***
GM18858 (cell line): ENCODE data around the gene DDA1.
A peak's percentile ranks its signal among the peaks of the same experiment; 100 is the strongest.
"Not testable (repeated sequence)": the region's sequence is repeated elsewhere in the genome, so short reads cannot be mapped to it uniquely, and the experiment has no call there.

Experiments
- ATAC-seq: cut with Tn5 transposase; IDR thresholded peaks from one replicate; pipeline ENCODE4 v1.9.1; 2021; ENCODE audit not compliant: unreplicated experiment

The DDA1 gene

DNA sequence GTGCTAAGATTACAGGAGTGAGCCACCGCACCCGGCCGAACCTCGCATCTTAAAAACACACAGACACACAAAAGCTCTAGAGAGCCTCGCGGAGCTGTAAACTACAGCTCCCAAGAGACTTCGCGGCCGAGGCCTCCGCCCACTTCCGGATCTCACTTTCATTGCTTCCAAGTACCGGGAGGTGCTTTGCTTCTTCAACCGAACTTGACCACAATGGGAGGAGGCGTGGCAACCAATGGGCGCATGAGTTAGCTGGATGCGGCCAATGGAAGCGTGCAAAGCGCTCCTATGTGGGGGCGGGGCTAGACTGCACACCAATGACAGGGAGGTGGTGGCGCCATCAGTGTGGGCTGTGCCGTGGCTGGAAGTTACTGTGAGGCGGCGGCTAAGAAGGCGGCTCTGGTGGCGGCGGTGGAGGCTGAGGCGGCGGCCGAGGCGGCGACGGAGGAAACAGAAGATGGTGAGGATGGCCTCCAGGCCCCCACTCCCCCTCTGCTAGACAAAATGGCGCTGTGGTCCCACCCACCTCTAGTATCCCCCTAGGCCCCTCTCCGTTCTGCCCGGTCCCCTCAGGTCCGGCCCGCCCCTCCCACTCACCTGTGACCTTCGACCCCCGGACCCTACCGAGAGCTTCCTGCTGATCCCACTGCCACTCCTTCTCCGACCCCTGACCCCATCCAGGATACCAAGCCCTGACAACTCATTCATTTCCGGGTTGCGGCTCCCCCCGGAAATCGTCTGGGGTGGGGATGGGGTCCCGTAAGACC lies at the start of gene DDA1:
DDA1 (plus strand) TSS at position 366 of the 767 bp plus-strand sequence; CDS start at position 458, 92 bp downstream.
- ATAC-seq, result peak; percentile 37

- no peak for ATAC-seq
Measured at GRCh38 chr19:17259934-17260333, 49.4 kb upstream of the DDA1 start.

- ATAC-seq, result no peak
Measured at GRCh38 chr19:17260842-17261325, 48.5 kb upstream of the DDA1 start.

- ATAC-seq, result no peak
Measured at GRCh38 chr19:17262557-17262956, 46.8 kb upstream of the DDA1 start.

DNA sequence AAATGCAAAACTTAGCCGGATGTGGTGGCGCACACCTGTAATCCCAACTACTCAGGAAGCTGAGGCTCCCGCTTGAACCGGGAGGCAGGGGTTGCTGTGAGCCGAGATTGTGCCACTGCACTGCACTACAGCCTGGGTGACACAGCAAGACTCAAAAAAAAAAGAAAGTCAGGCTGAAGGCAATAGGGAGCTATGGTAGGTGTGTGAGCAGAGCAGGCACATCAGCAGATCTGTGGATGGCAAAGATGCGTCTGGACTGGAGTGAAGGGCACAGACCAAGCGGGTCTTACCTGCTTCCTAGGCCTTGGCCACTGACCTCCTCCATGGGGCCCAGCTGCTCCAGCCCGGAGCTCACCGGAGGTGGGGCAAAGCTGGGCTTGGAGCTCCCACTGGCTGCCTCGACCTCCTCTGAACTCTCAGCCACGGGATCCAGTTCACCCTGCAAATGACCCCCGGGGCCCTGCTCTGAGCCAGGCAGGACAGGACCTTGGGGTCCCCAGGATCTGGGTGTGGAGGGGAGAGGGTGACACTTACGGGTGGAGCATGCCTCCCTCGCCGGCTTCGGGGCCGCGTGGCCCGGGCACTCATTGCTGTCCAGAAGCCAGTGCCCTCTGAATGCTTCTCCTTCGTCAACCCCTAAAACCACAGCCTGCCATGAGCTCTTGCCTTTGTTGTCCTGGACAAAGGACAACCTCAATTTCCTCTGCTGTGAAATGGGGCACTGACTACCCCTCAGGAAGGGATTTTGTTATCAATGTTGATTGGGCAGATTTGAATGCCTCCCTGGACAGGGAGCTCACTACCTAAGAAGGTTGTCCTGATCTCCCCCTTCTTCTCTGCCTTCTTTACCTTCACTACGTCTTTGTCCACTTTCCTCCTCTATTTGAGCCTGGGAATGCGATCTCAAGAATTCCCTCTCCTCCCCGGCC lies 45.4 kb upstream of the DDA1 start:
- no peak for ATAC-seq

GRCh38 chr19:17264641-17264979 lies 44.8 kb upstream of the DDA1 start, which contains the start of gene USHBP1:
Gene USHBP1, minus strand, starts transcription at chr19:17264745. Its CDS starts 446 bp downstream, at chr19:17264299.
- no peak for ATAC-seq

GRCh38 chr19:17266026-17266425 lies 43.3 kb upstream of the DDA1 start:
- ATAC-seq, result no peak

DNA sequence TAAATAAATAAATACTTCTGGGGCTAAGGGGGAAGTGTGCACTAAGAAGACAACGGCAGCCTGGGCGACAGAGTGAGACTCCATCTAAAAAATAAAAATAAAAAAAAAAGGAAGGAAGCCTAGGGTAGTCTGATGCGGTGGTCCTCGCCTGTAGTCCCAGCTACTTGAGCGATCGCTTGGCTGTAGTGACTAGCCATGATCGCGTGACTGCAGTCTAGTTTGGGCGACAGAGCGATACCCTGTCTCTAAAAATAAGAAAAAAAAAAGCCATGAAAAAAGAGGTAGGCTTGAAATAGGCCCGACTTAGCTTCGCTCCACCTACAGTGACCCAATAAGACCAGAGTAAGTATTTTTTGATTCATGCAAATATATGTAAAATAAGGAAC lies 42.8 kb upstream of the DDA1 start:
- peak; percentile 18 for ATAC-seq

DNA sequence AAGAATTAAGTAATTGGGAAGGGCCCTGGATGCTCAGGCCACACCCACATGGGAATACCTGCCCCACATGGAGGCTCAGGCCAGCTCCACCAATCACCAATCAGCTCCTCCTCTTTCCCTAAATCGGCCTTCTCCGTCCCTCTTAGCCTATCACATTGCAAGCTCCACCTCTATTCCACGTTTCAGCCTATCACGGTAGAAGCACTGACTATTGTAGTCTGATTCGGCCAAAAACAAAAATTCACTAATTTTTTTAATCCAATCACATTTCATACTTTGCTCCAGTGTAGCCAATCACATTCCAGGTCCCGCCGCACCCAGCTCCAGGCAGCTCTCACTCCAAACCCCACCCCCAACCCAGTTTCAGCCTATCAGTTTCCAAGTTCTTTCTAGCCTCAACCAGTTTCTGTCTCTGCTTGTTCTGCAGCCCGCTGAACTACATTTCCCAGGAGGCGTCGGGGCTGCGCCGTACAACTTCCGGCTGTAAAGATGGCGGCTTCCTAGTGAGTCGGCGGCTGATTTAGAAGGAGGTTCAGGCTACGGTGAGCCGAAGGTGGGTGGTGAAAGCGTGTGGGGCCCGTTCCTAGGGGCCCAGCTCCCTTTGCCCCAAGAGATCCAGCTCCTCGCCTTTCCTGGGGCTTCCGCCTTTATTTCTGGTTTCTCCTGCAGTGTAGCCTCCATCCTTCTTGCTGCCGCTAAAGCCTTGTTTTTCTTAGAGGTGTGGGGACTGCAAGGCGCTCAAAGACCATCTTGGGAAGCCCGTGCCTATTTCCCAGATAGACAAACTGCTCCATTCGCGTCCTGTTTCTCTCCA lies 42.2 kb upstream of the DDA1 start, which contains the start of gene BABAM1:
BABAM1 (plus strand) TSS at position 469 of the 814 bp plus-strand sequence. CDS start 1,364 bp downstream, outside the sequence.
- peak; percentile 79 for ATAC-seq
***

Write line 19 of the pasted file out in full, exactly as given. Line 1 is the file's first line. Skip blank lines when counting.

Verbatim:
Gene USHBP1, minus strand, starts transcription at chr19:17264745. Its CDS starts 446 bp downstream, at chr19:17264299.